The source for this is 2018 GLOBAL INVESTOR STATEMENT TO GOVERNMENTS ON CLIMATE CHANGE; a statement is signed by 415 investors representing over USD $32 trillion in assets. $32T is a genuinely large number, possibly around 1/3-1/2 of total assets under management, based on a quick skim. But of course they say nothing about 2008, nor a crash. They say the rather more measured Investors are taking action on climate change. The global shift to clean energy is underway, but much more needs to be done by governments to accelerate the low carbon transition and to improve the resilience of our economy, society and the financial system to climate risks.
As far as I can tell, the Graun has simply made up the stuff about 2008 and so on.
What actions do they recommend? Skipping the wurble, and leaving out the transparency-in-reporting, the substance looks to be:
* Accelerate private sector investment into the low carbon transition
* Incorporate Paris aligned climate scenarios into all relevant policy frameworks and energy transition pathways
* Put a meaningful price on carbon
* Phase out fossil fuel subsidies by set deadlines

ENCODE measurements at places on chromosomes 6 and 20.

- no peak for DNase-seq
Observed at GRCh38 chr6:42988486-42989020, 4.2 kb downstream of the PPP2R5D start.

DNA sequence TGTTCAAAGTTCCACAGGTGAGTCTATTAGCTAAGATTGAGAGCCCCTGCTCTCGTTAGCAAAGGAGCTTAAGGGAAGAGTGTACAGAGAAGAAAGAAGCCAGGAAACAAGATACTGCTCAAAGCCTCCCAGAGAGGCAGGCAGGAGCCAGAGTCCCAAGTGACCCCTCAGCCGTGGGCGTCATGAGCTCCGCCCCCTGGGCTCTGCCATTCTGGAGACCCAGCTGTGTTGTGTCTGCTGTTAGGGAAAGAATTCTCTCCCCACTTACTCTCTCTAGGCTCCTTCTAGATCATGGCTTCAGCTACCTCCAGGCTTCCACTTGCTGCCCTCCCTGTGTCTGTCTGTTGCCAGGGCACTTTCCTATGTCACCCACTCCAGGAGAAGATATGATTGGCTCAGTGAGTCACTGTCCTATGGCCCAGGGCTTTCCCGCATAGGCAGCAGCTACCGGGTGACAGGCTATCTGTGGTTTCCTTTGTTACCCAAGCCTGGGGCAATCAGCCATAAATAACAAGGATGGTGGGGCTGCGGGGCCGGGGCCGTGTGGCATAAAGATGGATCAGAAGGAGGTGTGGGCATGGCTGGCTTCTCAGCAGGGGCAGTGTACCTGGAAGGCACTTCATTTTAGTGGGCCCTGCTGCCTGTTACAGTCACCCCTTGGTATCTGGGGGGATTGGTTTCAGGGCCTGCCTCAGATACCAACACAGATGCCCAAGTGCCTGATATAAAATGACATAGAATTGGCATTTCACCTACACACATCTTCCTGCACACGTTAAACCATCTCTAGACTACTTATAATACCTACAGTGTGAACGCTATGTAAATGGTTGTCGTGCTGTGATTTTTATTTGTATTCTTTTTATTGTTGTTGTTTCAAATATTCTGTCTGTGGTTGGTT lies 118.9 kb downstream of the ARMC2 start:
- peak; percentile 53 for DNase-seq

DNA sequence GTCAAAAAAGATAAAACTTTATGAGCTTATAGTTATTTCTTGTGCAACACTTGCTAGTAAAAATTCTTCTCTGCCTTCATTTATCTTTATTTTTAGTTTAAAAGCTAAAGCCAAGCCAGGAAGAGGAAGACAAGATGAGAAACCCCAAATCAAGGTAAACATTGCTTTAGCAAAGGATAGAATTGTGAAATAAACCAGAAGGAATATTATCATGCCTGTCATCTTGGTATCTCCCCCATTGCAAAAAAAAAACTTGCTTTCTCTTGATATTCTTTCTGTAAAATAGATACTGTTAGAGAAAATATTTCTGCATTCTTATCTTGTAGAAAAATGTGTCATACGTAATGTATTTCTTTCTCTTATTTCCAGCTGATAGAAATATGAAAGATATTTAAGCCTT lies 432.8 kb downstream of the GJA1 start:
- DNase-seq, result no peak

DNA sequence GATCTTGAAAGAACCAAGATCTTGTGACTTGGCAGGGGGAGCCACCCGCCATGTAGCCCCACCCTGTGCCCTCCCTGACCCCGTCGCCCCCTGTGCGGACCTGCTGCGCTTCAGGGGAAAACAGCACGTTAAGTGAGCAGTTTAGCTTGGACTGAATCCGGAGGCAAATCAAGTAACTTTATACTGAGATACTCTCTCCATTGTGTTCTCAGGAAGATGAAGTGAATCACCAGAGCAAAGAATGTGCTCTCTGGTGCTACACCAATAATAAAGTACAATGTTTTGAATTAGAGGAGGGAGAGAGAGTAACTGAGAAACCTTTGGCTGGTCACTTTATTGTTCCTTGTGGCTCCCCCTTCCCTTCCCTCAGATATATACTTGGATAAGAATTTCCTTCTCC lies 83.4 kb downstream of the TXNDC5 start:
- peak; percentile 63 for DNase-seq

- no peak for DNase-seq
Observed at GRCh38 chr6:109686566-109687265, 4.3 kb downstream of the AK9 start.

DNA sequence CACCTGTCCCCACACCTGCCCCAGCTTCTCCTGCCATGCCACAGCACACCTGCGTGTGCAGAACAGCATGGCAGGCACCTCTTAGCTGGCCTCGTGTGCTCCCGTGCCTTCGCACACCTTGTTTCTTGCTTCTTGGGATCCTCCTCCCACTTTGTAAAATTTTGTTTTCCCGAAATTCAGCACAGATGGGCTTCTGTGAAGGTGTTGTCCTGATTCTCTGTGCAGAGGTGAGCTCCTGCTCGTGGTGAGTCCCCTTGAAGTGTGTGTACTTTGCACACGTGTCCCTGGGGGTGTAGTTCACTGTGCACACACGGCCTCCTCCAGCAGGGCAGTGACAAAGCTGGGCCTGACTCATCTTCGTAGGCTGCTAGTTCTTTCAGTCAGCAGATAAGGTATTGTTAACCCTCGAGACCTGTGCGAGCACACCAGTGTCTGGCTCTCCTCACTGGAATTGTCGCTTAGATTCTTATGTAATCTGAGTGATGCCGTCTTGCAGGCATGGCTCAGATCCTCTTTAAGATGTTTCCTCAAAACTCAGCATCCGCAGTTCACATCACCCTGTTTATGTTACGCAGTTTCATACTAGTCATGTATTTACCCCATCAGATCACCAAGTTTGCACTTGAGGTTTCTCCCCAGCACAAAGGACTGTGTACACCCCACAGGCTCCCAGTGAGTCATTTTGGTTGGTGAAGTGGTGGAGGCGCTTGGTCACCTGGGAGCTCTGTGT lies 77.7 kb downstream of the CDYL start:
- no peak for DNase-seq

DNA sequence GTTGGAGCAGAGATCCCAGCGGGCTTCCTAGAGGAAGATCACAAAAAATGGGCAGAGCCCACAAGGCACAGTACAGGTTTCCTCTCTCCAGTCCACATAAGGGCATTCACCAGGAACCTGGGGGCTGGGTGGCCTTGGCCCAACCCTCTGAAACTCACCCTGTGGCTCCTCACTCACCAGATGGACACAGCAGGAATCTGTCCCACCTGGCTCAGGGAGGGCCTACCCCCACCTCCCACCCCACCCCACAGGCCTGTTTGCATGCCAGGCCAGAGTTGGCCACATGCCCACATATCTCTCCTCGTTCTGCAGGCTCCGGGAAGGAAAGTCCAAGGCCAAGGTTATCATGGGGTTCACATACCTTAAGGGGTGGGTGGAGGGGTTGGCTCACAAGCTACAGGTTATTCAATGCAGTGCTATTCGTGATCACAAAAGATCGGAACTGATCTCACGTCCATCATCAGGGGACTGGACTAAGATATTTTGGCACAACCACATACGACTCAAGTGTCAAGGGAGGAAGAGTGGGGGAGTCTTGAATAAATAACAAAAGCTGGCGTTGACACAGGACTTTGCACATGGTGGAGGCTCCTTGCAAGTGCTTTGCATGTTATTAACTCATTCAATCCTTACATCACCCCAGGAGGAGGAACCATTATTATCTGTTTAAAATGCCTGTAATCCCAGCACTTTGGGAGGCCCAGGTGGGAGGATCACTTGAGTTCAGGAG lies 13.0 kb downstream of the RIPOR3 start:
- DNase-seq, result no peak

* Phase out thermal coal power worldwide by set deadlines.
Apart from the second point (and to a lesser extent the last one; thermal coal should simply die of it's own uneconomic nature, if people stop propping it up), that all looks perfectly sensible.
* Sixteen Tons by Tennessee Ernie Ford - via TF.
* RS's version :-)
Amazing how common sensical those proposals are. How very... lukewarmish... which guarantees a frigid reception by those most active...
And it would work. The only addition I would make would be adoption of Fast Mitigation policies to buy time for the longer term fixes to take effect.
Yes, absolutely sensible and straightforward. Just do it.
I went to a talk the other day by one of the people involved in detecting gravity waves. When you see what they did, you realise that its not technical knowhow, or lack of ability that holds us back - only lack of will.
And there are those that profit from lack of will.
As you know, I don't really like the CAFE standards anyway; all that direction of thinking is a mistake IMO, a distraction from carbon taxes.
I fear that carbon tax proposals are mostly a distraction from things that are working to reduce future carbon releases. I'm not against carbon taxes, but I think we are still probably too early, perhaps excluding the electric power generation sector.
The USA can't even keep a gasoline tax at the level needed to fund road maintenance and construction. Just exactly how would a carbon tax be politically acceptable, again? Yellow vests, anyone?
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